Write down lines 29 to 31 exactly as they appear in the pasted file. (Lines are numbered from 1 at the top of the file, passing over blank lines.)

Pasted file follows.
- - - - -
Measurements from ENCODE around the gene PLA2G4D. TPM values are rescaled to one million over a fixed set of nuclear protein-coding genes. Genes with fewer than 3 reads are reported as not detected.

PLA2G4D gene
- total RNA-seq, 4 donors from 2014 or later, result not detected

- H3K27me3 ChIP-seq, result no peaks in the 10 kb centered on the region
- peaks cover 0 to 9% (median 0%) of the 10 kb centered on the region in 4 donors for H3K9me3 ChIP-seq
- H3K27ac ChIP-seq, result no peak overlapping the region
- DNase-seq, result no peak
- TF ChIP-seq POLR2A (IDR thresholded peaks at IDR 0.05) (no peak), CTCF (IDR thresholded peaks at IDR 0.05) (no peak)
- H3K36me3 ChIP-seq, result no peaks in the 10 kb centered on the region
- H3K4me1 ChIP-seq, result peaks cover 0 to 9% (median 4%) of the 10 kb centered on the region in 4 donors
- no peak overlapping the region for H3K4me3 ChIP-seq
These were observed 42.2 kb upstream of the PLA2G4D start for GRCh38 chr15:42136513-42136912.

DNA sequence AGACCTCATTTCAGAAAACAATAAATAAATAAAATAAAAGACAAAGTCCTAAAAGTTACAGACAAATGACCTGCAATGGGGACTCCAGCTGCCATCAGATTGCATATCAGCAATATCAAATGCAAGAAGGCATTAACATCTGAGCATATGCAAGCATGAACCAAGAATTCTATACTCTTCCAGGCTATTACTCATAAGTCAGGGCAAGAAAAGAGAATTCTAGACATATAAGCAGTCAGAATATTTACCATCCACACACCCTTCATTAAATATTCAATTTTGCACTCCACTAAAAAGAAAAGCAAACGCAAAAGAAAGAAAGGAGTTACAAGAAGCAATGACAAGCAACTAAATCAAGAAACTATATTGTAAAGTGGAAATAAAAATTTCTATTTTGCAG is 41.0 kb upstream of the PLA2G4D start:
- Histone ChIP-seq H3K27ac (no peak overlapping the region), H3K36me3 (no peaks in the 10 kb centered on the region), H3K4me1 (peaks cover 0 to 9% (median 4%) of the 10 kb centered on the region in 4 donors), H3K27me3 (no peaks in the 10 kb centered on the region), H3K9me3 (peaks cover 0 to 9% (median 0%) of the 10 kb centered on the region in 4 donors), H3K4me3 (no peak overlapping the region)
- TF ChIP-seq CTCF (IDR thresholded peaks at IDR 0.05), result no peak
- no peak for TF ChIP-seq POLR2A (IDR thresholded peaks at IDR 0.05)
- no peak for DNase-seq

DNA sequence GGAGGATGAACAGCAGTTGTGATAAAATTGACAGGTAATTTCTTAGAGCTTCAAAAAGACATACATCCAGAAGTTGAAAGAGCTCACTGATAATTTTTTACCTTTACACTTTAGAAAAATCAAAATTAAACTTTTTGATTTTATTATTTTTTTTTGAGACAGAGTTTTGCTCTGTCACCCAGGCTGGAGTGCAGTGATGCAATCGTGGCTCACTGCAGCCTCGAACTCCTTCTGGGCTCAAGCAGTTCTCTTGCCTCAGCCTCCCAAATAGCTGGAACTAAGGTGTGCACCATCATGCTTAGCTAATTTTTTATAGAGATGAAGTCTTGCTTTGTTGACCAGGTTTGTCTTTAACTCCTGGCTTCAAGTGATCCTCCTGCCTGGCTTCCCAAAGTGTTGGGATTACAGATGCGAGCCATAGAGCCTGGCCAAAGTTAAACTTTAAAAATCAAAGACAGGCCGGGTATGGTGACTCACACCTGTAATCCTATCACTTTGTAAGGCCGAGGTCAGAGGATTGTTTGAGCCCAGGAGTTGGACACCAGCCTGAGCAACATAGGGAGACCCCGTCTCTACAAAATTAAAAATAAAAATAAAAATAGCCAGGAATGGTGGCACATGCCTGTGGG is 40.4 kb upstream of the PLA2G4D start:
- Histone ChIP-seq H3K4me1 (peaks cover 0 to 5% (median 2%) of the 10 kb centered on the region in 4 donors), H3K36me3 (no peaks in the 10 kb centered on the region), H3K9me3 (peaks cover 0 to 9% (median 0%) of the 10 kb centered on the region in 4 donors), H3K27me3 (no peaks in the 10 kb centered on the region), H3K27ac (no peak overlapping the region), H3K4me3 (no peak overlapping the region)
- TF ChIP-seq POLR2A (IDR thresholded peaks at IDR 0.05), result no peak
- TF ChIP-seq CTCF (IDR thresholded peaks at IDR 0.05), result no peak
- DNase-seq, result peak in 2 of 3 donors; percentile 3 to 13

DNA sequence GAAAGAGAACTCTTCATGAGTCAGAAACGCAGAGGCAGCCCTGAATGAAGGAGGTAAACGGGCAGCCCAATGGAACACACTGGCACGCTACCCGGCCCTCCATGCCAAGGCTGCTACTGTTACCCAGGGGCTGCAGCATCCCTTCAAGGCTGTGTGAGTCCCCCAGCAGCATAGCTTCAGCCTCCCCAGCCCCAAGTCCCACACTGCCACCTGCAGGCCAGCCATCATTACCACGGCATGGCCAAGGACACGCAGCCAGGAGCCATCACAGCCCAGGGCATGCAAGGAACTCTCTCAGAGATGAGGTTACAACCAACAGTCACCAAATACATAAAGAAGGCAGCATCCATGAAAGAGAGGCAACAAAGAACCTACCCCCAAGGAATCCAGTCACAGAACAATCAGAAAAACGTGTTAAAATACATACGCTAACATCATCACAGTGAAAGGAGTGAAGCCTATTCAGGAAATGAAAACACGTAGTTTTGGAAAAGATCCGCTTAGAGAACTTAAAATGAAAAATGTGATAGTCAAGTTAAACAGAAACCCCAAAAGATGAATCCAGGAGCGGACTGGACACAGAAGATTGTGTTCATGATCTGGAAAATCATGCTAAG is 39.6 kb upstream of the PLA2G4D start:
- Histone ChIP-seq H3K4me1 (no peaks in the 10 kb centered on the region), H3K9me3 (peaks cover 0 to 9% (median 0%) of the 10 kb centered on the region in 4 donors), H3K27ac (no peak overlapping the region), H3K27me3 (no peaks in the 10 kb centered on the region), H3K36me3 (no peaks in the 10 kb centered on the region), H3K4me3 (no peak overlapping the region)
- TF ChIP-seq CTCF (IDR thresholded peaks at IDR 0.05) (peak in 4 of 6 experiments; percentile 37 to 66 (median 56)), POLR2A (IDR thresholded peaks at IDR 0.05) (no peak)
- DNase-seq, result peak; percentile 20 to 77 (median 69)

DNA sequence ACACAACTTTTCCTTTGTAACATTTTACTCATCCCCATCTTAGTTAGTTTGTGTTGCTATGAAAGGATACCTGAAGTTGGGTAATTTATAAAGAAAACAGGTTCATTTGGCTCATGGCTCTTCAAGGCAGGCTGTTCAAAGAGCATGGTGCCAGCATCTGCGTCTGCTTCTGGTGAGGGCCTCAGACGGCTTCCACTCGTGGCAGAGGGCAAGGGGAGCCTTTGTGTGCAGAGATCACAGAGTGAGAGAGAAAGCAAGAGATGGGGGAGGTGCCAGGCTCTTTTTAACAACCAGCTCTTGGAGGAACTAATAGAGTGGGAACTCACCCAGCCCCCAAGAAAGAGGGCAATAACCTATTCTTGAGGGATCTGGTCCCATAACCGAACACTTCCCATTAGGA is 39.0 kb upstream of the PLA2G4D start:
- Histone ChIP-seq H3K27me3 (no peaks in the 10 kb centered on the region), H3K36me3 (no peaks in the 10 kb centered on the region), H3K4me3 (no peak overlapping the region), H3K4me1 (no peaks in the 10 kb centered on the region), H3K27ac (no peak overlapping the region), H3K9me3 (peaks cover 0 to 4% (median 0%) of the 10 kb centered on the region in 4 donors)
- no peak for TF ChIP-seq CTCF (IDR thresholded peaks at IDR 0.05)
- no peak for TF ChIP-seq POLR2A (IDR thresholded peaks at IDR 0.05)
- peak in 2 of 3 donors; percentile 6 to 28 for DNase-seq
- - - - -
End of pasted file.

- no peak for TF ChIP-seq CTCF (IDR thresholded peaks at IDR 0.05)
- no peak for TF ChIP-seq POLR2A (IDR thresholded peaks at IDR 0.05)
- peak in 2 of 3 donors; percentile 6 to 28 for DNase-seq